Kamisama Hajimemashita finds itself in a different position to most of the best series ending this season. There’s the question of a sequel, from the almost-definitely (Yowamushi Pedal) to the definitely maybe (Akatsuki no Yona), where this series seems very unlikely to get one. There’s Kiseijuu, which is finishing the original story, while Kamisama Kiss is leaving off smack-dab in the middle. But then, if you’d asked me I would have said even getting this season was unlikely and here we are – so I suppose there’s always hope.
As he has a few times this season, Daichi-sensei splits this penultimate episode into two basically independent halves, with the first focusing on Akura-oh. Daichi has a ton of loose threads dangling out there, but it’s especially hard to see how he’s going to manage to tie this up with only the finale left – and that looking likely to focus on what happened in the second half of this ep. Akura-oh is still scheming to try and get body back, and he’s managed to pound some sand he scooped up from the Underworld into a mirror which can act as a replacement gateway. And all the while, he’s play-acting the role of Kirihito – a lot of which involves snowing Kirihito’s overprotective mother into believing this is still her son.
But then… Perhaps that it isn’t her son isn’t so cut-and-dried. Akura-oh is still a hard man, consumed with rage at what he sees as Tomoe’s betrayal, but he too is finding himself impacted by feelings for a human woman. When some of the Netherworld’s miasma leaks through the mirror (seriously, being one of Akura-oh’s flunkies better come with life insurance) Kirihito breaks it rather than let the miasma continue to leak through and kill his “mother”. Is there some part of the human boy still alive inside this body, influencing Akura-Oh’s mind, or has Akura-Oh simply learned compassion through Kirihito’s dying kindness and interaction with his family? And just what, exactly, is the nature of Yatori’s interest in him (I certainly take nothing he says at face value)? Again – an awful lot to resolve here, and not much time with which to do it.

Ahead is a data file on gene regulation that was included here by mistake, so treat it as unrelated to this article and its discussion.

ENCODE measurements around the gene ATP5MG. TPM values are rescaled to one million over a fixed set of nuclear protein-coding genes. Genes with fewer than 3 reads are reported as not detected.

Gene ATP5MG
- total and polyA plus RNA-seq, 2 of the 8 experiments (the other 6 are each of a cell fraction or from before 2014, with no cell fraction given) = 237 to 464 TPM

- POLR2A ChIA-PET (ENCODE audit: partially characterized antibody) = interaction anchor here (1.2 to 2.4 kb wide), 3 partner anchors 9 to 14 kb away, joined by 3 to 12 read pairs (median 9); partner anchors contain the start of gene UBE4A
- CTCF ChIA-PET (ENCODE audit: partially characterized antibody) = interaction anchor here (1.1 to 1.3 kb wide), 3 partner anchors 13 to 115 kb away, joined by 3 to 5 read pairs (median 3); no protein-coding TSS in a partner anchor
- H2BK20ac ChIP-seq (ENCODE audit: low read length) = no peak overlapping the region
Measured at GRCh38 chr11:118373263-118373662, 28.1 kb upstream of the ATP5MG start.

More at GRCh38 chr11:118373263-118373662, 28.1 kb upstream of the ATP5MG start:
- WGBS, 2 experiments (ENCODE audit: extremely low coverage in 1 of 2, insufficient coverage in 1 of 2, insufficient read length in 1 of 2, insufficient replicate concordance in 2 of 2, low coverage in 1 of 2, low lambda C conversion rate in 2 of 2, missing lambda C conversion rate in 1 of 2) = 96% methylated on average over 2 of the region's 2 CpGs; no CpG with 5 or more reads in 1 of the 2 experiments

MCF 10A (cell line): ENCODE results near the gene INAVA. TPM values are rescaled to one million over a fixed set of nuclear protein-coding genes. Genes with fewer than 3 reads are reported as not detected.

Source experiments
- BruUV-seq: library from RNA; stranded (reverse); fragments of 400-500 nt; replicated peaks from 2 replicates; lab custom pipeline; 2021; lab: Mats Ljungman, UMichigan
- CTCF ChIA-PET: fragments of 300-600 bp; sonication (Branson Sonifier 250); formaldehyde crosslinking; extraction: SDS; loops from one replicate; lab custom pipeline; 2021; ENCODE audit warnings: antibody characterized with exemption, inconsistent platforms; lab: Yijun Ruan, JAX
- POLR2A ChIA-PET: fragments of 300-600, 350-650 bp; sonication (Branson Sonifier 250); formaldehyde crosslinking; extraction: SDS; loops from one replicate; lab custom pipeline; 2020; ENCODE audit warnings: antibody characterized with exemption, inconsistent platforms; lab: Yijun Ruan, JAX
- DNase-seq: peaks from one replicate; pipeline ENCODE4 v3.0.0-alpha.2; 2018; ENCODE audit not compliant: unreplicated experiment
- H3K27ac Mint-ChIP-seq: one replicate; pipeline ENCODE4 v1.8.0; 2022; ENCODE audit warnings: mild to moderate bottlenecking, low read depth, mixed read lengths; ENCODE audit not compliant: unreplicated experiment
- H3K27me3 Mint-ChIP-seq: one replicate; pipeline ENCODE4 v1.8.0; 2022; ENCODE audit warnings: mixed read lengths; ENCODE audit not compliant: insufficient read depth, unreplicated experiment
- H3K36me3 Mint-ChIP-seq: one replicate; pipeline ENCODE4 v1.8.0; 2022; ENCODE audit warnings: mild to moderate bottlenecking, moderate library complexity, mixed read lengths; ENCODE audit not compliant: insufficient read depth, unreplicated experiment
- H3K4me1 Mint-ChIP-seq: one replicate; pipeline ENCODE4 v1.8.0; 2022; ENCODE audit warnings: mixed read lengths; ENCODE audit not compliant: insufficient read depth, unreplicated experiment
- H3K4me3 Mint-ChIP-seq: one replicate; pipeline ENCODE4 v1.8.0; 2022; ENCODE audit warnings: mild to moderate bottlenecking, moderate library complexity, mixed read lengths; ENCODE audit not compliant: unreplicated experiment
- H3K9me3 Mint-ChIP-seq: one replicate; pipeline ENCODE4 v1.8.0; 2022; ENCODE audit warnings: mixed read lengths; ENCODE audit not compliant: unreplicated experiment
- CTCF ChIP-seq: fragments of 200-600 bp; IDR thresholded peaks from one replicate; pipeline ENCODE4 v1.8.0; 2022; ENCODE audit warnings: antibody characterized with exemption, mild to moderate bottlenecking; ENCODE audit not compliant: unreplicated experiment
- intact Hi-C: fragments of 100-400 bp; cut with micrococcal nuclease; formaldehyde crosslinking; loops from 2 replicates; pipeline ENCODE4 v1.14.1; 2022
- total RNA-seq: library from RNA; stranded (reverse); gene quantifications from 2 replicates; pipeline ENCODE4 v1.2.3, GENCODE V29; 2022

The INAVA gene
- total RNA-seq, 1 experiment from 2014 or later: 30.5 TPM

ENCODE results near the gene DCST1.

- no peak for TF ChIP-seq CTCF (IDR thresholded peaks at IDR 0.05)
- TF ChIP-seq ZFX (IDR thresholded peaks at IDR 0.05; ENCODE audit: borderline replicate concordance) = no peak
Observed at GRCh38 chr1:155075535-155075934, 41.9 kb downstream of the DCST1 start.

In the B-part we get back to the main cast. After a very funny gag which finds Tomoe sneaking shitake into Nanami’s hamburger, then thinking better of it after she gives him a delighted reaction to the news of what he’s cooking, thoughts turn to weddings (which yields a misunderstanding, and an interesting proclamation from Nanami she’s “not getting married – ever”). And then to the new year. The latter means that the familiars must visit the shrine of the Year God for a new talisman, a journey for which Nanami insists on joining them.
This is transparently a premise with which to move Nanami’s story – and thus, that of her relationship with Tomoe – forward. But it’s a good one. It seems that visitors to the Year God must past through the “Ju-ni Torii” – twelve personalized Torii gates which compel the visitor to reflect on their previous twelve years. For ageless beings like Tomoe and Mizuki this isn’t such a big deal (though Mizuki does rather fret over it, as those were dark days for him) but for a human and a young one at that, it’s monumental. And surely enough, passing through the Torii returns Nanami to her toddler days – and gives us (and Tomoe) our best look yet at just how troubled they were.
This is a fascinating development for a number of reasons. It certainly highlights the impossible gap in age and experience between Tomoe and Nanami, but it also allows Tomoe for the first time to see just how much pain Nanami has endured to reach the place she is now. Her father was a deadbeat gambler, and her mother apparently died young of a terminal disease. Despite the fact there her life has never more obviously been a blink of Tomoe’s eye, I think this will give Nanami a boost in stature in those eyes – seeing what she’s endured without losing herself will surely give Tomoe a newfound respect for her strength (the growth of which has been a recurring theme all season). And that will seemingly cause a major shakeup of the story in the finale – perhaps even a proposal from Tomoe. Again, there’s a huge amount to deal with in 22 minutes – but if anyone can do it…